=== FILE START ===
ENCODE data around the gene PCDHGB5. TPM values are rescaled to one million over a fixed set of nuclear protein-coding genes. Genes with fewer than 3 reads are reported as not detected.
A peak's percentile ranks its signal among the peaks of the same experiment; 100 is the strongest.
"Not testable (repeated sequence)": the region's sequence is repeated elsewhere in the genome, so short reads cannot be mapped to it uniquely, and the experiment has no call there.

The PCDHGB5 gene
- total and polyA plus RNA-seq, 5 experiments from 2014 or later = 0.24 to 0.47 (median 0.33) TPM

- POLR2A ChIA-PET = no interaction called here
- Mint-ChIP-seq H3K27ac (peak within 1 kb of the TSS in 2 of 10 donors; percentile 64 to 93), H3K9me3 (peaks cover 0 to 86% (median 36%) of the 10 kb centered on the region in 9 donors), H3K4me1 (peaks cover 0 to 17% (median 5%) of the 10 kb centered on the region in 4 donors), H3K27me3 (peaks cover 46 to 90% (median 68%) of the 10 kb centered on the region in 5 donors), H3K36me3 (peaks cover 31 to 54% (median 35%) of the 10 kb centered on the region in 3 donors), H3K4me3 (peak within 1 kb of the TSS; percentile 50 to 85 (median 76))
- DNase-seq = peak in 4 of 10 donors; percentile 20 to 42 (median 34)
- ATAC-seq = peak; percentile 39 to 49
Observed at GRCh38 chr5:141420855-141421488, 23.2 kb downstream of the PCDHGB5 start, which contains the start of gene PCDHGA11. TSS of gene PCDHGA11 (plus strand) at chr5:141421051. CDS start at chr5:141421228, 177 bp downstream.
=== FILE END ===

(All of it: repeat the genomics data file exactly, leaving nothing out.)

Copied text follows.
ENCODE data around the gene PCDHGB5. TPM values are rescaled to one million over a fixed set of nuclear protein-coding genes. Genes with fewer than 3 reads are reported as not detected.
A peak's percentile ranks its signal among the peaks of the same experiment; 100 is the strongest.
"Not testable (repeated sequence)": the region's sequence is repeated elsewhere in the genome, so short reads cannot be mapped to it uniquely, and the experiment has no call there.

The PCDHGB5 gene
- total and polyA plus RNA-seq, 5 experiments from 2014 or later = 0.24 to 0.47 (median 0.33) TPM

- POLR2A ChIA-PET = no interaction called here
- Mint-ChIP-seq H3K27ac (peak within 1 kb of the TSS in 2 of 10 donors; percentile 64 to 93), H3K9me3 (peaks cover 0 to 86% (median 36%) of the 10 kb centered on the region in 9 donors), H3K4me1 (peaks cover 0 to 17% (median 5%) of the 10 kb centered on the region in 4 donors), H3K27me3 (peaks cover 46 to 90% (median 68%) of the 10 kb centered on the region in 5 donors), H3K36me3 (peaks cover 31 to 54% (median 35%) of the 10 kb centered on the region in 3 donors), H3K4me3 (peak within 1 kb of the TSS; percentile 50 to 85 (median 76))
- DNase-seq = peak in 4 of 10 donors; percentile 20 to 42 (median 34)
- ATAC-seq = peak; percentile 39 to 49
Observed at GRCh38 chr5:141420855-141421488, 23.2 kb downstream of the PCDHGB5 start, which contains the start of gene PCDHGA11. TSS of gene PCDHGA11 (plus strand) at chr5:141421051. CDS start at chr5:141421228, 177 bp downstream.